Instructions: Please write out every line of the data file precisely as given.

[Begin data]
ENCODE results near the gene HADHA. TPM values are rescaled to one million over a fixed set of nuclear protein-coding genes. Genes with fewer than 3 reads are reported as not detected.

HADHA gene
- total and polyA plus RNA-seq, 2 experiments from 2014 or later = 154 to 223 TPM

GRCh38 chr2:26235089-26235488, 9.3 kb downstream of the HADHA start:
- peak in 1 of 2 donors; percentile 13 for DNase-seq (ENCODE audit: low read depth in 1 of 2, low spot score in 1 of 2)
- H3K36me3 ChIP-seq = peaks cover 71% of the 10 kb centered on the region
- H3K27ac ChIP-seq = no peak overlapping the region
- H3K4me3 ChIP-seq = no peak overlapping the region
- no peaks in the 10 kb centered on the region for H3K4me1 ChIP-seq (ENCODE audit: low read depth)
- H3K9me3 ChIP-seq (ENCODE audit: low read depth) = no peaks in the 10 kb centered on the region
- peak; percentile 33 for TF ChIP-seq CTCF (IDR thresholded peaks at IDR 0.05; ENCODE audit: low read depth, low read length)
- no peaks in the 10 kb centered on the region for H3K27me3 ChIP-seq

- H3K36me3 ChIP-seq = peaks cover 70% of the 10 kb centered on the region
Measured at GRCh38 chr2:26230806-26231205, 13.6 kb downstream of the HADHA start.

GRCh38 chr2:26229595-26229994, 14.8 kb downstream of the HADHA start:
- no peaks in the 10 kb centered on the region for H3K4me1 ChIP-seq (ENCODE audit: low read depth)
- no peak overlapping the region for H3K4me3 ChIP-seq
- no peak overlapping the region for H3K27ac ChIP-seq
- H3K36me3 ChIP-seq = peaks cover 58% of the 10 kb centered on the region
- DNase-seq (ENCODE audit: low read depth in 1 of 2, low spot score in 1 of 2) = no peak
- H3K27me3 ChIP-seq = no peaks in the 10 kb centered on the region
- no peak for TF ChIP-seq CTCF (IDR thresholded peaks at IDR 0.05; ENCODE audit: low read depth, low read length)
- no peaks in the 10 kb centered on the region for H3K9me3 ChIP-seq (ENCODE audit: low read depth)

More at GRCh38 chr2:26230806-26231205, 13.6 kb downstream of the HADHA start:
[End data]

ENCODE results near the gene HADHA. TPM values are rescaled to one million over a fixed set of nuclear protein-coding genes. Genes with fewer than 3 reads are reported as not detected.

HADHA gene
- total and polyA plus RNA-seq, 2 experiments from 2014 or later = 154 to 223 TPM

GRCh38 chr2:26235089-26235488, 9.3 kb downstream of the HADHA start:
- peak in 1 of 2 donors; percentile 13 for DNase-seq (ENCODE audit: low read depth in 1 of 2, low spot score in 1 of 2)
- H3K36me3 ChIP-seq = peaks cover 71% of the 10 kb centered on the region
- H3K27ac ChIP-seq = no peak overlapping the region
- H3K4me3 ChIP-seq = no peak overlapping the region
- no peaks in the 10 kb centered on the region for H3K4me1 ChIP-seq (ENCODE audit: low read depth)
- H3K9me3 ChIP-seq (ENCODE audit: low read depth) = no peaks in the 10 kb centered on the region
- peak; percentile 33 for TF ChIP-seq CTCF (IDR thresholded peaks at IDR 0.05; ENCODE audit: low read depth, low read length)
- no peaks in the 10 kb centered on the region for H3K27me3 ChIP-seq

- H3K36me3 ChIP-seq = peaks cover 70% of the 10 kb centered on the region
Measured at GRCh38 chr2:26230806-26231205, 13.6 kb downstream of the HADHA start.

GRCh38 chr2:26229595-26229994, 14.8 kb downstream of the HADHA start:
- no peaks in the 10 kb centered on the region for H3K4me1 ChIP-seq (ENCODE audit: low read depth)
- no peak overlapping the region for H3K4me3 ChIP-seq
- no peak overlapping the region for H3K27ac ChIP-seq
- H3K36me3 ChIP-seq = peaks cover 58% of the 10 kb centered on the region
- DNase-seq (ENCODE audit: low read depth in 1 of 2, low spot score in 1 of 2) = no peak
- H3K27me3 ChIP-seq = no peaks in the 10 kb centered on the region
- no peak for TF ChIP-seq CTCF (IDR thresholded peaks at IDR 0.05; ENCODE audit: low read depth, low read length)
- no peaks in the 10 kb centered on the region for H3K9me3 ChIP-seq (ENCODE audit: low read depth)

More at GRCh38 chr2:26230806-26231205, 13.6 kb downstream of the HADHA start: